Controlling the Formation of Rodlike V2O5 Nanocrystals on Reduced Graphene Oxide for High-Performance Supercapacitors

ACS Applied Materials & Interfaces (Impact Factor: 6.72). 10/2013; 5(21). DOI: 10.1021/am403739g
Source: PubMed


Vanadium pentoxide (V2O5) has attracted much attention for energy storage application due to its high faradaic activity and stable crystal structures, which make it promising electrode materials for supercapacitors. However, the low electronic conductivity and small lithium ion diffusion coefficient of V2O5 limit its practical applications. To overcome these limitations, a facile and efficient method is here demonstrated for the fabrication of V2O5/reduced graphene oxide (rGO) nanocomposites as electrode materials for supercapacitors. With this method, the reduction of graphene oxide can be achieved in a cost-effective and envi-ronmentally friendly solvent, without the addition of any other toxic reducing agent. Importantly, this solvent can control the forma-tion of the uniform rod-like V2O5 nanocrystals on the surface of rGO. Compared to pure V2O5 microspheres, the V2O5/rGO nano-composite materials exhibited higher specific capacitance of 537 F g-1 at a current density of 1 A g-1 in neutral aqueous electrolytes, higher energy density of 74.58 Wh Kg-1 at a power density of 500 W kg-1 and better stability even after 1000 charge/discharge cy-cles. Their excellent performances can be attributed to the synergistic effect of rGO and rod-like V2O5 nanocrystals. Such impres-sive results may promote new opportunities for these electrode materials in high energy density storage systems.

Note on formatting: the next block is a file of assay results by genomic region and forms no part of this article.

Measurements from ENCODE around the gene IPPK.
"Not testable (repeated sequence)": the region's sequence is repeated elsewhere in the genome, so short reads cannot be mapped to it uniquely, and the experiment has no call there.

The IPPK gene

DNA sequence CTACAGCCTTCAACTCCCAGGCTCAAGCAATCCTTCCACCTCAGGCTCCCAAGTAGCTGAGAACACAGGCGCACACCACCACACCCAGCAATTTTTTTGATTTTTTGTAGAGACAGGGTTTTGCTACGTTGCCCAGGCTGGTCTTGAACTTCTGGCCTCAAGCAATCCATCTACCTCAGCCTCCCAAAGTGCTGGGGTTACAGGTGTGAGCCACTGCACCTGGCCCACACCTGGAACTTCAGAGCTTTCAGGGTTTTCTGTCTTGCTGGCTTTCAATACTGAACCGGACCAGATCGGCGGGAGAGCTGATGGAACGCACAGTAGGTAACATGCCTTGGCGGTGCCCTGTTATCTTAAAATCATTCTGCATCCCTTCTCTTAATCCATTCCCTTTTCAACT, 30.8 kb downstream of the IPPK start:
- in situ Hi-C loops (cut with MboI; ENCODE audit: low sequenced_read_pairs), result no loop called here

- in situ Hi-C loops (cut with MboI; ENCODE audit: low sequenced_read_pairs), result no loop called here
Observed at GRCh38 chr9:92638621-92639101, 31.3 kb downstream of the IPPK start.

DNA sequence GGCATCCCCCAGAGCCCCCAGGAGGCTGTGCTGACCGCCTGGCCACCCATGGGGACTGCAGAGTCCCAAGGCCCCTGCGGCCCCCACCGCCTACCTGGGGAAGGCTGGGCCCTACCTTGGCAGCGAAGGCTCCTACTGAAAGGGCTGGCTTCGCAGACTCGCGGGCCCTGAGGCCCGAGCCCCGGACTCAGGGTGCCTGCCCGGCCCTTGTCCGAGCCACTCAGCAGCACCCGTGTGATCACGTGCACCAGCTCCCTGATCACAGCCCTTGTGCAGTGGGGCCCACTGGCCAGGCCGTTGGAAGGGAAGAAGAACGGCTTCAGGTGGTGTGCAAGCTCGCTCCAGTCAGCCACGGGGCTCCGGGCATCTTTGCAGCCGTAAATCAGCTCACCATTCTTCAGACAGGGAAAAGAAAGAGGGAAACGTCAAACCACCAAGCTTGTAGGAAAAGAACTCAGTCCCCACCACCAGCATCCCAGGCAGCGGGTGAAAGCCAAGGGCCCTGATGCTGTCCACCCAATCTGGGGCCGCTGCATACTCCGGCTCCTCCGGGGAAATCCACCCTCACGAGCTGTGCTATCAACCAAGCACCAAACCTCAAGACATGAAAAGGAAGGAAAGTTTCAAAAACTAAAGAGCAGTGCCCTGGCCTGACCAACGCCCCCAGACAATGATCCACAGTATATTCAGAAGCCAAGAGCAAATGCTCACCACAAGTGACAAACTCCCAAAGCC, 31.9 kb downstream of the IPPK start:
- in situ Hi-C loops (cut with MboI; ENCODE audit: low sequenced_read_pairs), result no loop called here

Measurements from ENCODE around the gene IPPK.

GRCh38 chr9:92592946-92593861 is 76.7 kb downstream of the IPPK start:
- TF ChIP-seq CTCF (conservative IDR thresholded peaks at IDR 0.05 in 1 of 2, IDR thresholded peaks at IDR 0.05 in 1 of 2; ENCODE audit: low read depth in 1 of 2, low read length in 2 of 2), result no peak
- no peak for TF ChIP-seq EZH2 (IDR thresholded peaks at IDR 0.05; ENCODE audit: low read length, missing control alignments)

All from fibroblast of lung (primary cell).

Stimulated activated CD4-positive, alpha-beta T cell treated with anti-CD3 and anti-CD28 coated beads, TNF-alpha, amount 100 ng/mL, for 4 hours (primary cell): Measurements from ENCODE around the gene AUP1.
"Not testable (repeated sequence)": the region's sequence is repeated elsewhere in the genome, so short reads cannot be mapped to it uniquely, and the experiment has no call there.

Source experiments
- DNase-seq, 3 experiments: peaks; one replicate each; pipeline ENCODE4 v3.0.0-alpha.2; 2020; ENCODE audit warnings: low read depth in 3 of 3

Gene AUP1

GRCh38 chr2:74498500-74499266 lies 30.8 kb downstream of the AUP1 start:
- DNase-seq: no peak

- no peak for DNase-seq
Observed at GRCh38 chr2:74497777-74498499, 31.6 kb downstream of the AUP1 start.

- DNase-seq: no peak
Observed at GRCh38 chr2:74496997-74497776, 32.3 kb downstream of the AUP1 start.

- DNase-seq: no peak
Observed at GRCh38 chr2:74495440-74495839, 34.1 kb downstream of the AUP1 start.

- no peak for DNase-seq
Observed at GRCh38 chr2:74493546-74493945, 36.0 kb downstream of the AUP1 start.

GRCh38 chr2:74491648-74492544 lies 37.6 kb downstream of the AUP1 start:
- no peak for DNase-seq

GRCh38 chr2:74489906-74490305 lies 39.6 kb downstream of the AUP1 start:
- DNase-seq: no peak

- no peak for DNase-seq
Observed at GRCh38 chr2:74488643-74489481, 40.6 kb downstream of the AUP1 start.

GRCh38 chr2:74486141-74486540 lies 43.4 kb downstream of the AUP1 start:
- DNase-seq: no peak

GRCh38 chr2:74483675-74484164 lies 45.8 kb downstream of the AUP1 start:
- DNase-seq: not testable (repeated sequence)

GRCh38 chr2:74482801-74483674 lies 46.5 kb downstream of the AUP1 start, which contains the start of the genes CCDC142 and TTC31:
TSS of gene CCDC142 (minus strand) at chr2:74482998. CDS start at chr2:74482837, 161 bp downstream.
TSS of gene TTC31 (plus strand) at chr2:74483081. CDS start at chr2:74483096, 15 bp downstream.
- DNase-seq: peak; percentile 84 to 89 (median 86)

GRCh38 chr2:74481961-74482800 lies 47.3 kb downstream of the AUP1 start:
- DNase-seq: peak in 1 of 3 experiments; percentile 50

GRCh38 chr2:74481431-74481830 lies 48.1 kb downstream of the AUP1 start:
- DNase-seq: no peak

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    • "Among these materials, RuO 2 possess a higher specific capacitance of about 720 F/g and due to its high cost, the commercial application of this material becomes limited [8]. Likewise, V 2 O 5 possess high specific capacitance but due to its low electronic conductivity and poor stability in aqueous electrode limits for its usage [9]. However, due to the urgent needs in the high energy requirements and the need for energy storage devices, the researchers have focused on the development of novel materials for pseudocapacitor applications. "
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